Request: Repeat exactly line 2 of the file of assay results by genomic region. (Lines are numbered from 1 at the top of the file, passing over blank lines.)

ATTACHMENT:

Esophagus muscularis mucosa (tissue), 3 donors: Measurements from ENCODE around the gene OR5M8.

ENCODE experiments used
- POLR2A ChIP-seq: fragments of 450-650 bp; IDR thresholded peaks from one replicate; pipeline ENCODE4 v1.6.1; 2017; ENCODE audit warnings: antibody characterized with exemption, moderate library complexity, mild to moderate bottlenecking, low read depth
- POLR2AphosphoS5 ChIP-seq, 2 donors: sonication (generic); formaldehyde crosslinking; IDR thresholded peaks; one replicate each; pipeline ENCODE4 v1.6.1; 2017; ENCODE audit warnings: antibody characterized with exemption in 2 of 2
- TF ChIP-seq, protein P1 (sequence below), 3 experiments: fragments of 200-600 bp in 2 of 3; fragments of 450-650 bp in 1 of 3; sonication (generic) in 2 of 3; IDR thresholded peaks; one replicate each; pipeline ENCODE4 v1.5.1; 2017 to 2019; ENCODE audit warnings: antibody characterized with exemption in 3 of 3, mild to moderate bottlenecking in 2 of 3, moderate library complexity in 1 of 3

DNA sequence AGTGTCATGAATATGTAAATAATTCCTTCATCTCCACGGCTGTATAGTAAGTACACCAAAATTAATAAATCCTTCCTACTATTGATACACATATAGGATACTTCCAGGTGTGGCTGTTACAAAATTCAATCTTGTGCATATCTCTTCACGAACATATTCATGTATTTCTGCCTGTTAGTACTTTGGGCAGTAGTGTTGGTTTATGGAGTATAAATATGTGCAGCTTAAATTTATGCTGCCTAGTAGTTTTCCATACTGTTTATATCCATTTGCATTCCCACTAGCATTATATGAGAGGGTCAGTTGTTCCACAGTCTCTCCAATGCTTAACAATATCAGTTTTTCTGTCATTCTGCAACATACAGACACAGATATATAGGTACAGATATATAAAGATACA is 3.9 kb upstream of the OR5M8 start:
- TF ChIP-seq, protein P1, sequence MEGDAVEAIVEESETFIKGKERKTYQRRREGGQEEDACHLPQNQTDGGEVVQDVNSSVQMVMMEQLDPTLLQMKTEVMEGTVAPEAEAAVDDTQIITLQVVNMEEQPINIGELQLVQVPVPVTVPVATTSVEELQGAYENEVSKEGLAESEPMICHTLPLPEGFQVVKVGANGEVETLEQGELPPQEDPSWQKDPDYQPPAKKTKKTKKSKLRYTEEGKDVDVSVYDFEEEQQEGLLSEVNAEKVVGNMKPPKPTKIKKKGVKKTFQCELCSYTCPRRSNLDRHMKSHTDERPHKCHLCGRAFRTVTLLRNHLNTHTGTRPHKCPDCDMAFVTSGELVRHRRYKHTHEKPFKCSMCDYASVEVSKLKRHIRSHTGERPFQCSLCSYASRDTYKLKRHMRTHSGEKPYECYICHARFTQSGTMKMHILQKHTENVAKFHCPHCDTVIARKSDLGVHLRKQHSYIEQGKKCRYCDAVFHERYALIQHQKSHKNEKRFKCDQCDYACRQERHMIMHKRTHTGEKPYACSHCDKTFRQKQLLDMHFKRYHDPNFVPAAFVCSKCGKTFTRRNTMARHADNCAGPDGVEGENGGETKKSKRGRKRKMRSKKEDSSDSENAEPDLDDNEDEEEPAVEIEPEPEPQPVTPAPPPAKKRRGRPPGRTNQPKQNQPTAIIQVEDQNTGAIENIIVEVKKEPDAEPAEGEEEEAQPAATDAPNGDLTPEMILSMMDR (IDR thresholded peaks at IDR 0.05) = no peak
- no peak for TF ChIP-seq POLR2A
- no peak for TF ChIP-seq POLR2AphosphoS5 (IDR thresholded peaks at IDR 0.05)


ENCODE experiments used